I shoot 120 films in 6×12 format with the Linhof Rollex magazine. The Rollex is very expensive today, but I acquired mine at less than half of what I see them going for now. I like it better than the Horseman I used decades ago with my Ebony cameras, but it is heavier to carry. I wouldn’t say I like the weight of all the components that make up my 6×12 Cambo Wide pano-kit. But I will not trade it away unless something better comes along that I can afford. And that something would be a Shen-Hao 6×17 field camera, but until then, I will enjoy my Cambo Wide 650 and all that it gives me.
[ FOTOMAN 6X12 GRAFLOK VIEWFINDER ]
FOTOMAN 6×12 GRAFLOK VIEWFINDER
The Fotoman 6×12 Graflok Viewfinder with Ground Glass is a fantastic viewfinder for making 6×12 panos. It has the brightest ground glass screen I have ever looked through. It does not provide a right-side-up image but is lightweight and precise enough for my needs. In image #1 above, we see the ground glass of the viewfinder with its unique 6×12 window; image #2 shows the viewfinder with Fotoman’s name, and the blue tape is where I have fixed a close-up lens onto the viewfinder. I do not know the exact diopter, but it works perfectly for my vision. And finally, image #3 shows the ground glass of the viewfinder with a mask for my P45 crop. I made the mask by placing the digital back plate on my printer’s copy glass area and made a copy. Once I cut out the mask, I covered it with clear packing tape to add a bit of strength and durability, and then I cut out the window from the mask using an exacto knife and metal ruler. When I want to shoot with the P45 and the Cambo Wide, it works like a charm. I can also use it as a framing tool when scouting for compositions.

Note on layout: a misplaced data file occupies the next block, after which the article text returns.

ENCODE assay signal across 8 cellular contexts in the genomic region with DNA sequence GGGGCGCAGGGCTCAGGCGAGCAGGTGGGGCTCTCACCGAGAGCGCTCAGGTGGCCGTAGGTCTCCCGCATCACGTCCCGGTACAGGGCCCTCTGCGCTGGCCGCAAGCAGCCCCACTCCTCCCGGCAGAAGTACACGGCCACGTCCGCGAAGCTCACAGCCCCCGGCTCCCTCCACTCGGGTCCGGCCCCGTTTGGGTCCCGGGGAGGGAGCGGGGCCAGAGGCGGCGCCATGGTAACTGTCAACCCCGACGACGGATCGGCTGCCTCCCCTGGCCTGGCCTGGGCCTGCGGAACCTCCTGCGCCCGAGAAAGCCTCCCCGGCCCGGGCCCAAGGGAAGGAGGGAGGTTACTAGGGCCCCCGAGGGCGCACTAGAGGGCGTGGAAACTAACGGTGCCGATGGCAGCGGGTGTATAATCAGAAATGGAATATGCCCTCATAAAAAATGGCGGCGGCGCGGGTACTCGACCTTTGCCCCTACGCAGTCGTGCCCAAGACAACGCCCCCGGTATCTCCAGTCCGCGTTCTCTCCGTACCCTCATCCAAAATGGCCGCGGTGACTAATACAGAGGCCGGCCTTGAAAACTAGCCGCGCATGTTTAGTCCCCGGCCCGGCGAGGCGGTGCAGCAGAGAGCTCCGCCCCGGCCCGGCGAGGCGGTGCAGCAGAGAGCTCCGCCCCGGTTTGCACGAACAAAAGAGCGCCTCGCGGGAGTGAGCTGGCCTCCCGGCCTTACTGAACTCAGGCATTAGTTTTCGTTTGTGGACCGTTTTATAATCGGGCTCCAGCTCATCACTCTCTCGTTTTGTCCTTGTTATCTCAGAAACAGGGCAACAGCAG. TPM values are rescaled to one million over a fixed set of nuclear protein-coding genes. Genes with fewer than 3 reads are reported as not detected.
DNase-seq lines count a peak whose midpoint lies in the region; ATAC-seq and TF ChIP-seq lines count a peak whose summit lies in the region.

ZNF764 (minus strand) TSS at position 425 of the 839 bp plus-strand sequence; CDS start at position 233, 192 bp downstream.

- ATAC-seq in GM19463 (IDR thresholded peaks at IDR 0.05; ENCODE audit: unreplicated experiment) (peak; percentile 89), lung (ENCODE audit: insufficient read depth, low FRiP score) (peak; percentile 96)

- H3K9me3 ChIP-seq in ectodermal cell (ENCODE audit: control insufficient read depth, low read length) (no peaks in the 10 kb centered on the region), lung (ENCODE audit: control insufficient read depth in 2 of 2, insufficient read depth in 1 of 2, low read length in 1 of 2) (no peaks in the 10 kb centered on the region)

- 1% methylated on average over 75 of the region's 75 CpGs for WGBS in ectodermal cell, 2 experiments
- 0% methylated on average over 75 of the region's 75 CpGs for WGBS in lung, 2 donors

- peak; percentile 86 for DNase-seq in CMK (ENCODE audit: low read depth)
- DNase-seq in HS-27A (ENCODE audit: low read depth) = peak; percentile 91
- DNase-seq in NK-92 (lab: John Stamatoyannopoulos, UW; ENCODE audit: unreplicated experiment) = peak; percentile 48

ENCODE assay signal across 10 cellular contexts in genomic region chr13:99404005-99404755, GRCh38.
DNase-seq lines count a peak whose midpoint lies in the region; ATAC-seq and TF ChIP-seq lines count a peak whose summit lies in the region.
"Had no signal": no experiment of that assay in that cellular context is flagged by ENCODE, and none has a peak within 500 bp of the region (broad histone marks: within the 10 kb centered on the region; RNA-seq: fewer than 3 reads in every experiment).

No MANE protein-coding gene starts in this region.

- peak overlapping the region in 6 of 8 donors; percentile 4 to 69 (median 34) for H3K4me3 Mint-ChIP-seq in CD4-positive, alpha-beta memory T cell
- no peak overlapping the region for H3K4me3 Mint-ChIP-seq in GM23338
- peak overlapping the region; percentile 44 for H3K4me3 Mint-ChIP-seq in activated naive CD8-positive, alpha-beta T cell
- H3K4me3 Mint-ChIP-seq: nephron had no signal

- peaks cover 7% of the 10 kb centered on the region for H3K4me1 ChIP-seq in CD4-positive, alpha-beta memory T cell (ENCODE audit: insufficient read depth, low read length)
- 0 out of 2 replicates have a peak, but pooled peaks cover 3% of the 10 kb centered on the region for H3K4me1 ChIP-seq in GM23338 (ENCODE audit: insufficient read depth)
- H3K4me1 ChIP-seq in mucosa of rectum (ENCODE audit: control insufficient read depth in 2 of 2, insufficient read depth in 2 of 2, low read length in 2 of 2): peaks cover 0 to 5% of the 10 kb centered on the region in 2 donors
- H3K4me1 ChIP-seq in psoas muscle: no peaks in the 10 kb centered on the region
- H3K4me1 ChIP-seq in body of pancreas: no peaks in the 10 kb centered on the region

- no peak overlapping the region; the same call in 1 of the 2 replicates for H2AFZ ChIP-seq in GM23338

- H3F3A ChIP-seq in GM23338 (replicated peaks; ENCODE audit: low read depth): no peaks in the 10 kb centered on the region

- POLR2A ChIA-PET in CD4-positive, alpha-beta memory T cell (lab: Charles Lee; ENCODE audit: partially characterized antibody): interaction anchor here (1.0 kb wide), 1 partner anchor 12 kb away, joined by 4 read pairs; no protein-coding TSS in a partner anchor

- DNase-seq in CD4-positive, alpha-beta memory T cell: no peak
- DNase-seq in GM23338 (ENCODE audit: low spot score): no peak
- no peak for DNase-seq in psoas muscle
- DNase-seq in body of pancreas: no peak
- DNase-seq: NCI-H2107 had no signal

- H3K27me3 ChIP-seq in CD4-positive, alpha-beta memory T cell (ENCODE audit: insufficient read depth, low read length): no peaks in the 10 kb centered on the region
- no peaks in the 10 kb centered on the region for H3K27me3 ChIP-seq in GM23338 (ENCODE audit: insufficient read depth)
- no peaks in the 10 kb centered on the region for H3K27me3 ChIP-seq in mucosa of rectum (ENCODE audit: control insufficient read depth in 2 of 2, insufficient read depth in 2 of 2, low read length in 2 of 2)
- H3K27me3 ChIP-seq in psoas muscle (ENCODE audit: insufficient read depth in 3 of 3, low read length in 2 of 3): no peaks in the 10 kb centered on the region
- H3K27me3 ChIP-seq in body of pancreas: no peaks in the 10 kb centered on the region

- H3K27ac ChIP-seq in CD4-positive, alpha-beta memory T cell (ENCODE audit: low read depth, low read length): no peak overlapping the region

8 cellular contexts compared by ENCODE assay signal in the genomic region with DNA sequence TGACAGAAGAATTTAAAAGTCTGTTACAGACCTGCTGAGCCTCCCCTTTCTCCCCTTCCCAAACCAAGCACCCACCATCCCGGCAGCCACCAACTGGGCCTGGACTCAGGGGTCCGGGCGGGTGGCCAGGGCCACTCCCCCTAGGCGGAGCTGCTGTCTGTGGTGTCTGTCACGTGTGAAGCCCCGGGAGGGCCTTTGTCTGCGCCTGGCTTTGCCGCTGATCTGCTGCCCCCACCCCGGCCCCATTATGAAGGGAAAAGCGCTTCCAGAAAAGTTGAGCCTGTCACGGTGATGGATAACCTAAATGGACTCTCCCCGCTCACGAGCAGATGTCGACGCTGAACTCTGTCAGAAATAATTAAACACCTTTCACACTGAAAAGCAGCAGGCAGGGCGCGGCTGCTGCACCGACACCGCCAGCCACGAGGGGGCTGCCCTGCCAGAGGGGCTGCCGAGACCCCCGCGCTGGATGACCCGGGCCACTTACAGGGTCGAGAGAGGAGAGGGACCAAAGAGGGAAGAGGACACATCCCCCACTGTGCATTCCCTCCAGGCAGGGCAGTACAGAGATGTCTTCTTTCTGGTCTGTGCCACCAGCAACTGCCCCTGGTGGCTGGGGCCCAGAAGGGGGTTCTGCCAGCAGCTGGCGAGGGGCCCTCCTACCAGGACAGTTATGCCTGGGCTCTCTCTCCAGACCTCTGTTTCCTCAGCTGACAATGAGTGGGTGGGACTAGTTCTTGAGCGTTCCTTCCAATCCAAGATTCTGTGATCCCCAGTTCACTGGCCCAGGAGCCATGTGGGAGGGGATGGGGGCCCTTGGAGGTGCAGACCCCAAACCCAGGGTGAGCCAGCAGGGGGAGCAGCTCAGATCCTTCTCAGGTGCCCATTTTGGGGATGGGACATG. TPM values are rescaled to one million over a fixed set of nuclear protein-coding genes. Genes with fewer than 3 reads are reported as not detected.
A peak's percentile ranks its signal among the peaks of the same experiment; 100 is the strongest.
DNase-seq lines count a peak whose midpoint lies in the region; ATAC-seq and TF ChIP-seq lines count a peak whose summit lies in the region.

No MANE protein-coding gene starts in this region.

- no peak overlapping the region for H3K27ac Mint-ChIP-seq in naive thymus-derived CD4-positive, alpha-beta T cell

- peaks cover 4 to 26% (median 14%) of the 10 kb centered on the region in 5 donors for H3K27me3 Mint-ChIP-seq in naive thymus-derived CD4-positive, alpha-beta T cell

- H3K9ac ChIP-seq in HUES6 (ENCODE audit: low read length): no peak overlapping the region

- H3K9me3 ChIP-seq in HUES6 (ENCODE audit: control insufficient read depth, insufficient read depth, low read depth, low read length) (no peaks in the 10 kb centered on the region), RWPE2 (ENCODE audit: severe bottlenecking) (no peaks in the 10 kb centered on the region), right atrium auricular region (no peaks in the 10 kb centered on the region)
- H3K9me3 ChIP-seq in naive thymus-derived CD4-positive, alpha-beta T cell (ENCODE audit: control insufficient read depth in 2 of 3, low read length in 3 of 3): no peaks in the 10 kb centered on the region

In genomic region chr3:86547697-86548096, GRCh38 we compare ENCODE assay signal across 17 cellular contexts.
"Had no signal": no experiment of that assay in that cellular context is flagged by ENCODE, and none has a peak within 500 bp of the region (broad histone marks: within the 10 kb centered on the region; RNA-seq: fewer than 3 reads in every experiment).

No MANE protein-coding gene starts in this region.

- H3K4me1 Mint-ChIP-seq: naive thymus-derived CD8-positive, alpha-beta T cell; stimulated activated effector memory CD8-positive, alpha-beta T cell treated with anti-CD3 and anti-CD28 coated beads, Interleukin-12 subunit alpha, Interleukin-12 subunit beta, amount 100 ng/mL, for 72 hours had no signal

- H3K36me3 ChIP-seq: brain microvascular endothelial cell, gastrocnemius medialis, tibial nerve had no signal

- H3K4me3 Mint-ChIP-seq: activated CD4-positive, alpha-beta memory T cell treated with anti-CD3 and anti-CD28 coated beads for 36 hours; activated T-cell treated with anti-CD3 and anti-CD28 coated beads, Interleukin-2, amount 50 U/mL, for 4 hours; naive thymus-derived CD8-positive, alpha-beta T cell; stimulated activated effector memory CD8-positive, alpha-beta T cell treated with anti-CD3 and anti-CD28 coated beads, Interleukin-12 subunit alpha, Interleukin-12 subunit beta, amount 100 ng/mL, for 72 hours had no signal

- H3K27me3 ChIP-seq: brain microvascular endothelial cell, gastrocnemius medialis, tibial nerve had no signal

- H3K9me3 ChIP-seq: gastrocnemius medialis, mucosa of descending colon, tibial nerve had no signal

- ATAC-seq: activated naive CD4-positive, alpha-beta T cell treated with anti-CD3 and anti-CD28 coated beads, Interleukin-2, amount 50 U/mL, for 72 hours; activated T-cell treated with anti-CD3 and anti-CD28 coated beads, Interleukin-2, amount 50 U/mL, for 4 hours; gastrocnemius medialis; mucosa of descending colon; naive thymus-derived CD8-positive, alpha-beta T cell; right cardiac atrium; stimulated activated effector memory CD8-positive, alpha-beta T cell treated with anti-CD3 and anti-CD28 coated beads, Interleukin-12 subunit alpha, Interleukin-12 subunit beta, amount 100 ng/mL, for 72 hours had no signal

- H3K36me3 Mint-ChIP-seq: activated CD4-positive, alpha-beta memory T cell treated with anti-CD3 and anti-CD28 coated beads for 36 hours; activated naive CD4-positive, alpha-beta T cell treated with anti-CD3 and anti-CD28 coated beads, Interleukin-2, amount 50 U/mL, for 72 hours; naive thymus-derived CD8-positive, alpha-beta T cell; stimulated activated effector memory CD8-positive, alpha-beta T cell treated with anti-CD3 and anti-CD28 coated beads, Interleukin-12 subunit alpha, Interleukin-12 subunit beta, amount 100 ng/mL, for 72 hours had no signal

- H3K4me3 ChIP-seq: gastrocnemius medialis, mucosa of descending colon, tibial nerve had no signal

[ CAMBO WIDE ACCESSORIES: GROUND GLASS PROTECTOR + TOYO 3.6x LOUPE + CAMBO REFLEX VIEWING HOOD ]
Image #1 above shows a Calumet Protector for 4×5 Ground Glass. This particular protector slides snuggly under the Cambo Wide’s ground glass and does what it was designed to do, protect the ground glass. A must-have if you will be transporting the camera and replacing the ground glass often, as I do when switching to the Fotoman 6×12 viewfinder with built-in ground glass. I paid too much for mine, at $100 US, but at the time, they were hard to come by.
In image #2, we have the Toyo 3.6x ground glass viewing loupe. What 4×5″ camera owner doesn’t have a similar tool? Seriously, have a loupe available no matter how many viewfinders you may have. I occasionally use this loupe with the Cambo Wide when shooting 4×5″ film even though I do have the Cambo 4×5 Reflex Viewing Hood; read on to see why.
I am a 4×5″ photographer who dislikes using a dark cloth for viewing the ground glass. I experienced this first in photography school as I learned what a dark cloth could do to my hair, even though I always tied it back when working. Then after I decided I wanted to devote my spare time to landscape photography, I learned again it does not work for me, but for a different reason. Because I prefer to shoot alone out in the landscape, this causes me to be on alert. You never know when a wild animal or a snake might come by for a visit or, worst, the two-legged type. My head under a dark cloth seems like having it buried in the sand; it’s not the best technique when you need to be alert.